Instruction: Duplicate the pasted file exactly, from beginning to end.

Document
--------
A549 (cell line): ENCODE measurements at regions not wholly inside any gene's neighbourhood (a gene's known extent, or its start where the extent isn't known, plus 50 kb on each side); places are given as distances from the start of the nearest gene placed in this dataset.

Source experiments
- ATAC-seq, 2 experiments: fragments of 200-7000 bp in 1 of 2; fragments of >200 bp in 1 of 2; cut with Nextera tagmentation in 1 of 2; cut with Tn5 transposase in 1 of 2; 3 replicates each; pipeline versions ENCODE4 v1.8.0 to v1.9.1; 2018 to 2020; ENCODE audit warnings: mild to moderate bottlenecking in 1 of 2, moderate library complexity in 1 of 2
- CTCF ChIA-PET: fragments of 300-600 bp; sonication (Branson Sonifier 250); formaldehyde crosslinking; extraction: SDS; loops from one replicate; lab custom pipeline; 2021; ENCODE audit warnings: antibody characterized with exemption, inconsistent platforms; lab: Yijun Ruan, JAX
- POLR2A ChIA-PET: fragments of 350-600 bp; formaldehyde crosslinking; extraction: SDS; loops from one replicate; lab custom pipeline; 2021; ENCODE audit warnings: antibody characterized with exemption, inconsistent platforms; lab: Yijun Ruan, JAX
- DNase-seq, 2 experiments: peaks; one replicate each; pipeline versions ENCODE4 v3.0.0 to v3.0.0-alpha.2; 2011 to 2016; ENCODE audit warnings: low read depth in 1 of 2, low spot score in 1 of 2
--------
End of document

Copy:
A549 (cell line): ENCODE measurements at regions not wholly inside any gene's neighbourhood (a gene's known extent, or its start where the extent isn't known, plus 50 kb on each side); places are given as distances from the start of the nearest gene placed in this dataset.

Source experiments
- ATAC-seq, 2 experiments: fragments of 200-7000 bp in 1 of 2; fragments of >200 bp in 1 of 2; cut with Nextera tagmentation in 1 of 2; cut with Tn5 transposase in 1 of 2; 3 replicates each; pipeline versions ENCODE4 v1.8.0 to v1.9.1; 2018 to 2020; ENCODE audit warnings: mild to moderate bottlenecking in 1 of 2, moderate library complexity in 1 of 2
- CTCF ChIA-PET: fragments of 300-600 bp; sonication (Branson Sonifier 250); formaldehyde crosslinking; extraction: SDS; loops from one replicate; lab custom pipeline; 2021; ENCODE audit warnings: antibody characterized with exemption, inconsistent platforms; lab: Yijun Ruan, JAX
- POLR2A ChIA-PET: fragments of 350-600 bp; formaldehyde crosslinking; extraction: SDS; loops from one replicate; lab custom pipeline; 2021; ENCODE audit warnings: antibody characterized with exemption, inconsistent platforms; lab: Yijun Ruan, JAX
- DNase-seq, 2 experiments: peaks; one replicate each; pipeline versions ENCODE4 v3.0.0 to v3.0.0-alpha.2; 2011 to 2016; ENCODE audit warnings: low read depth in 1 of 2, low spot score in 1 of 2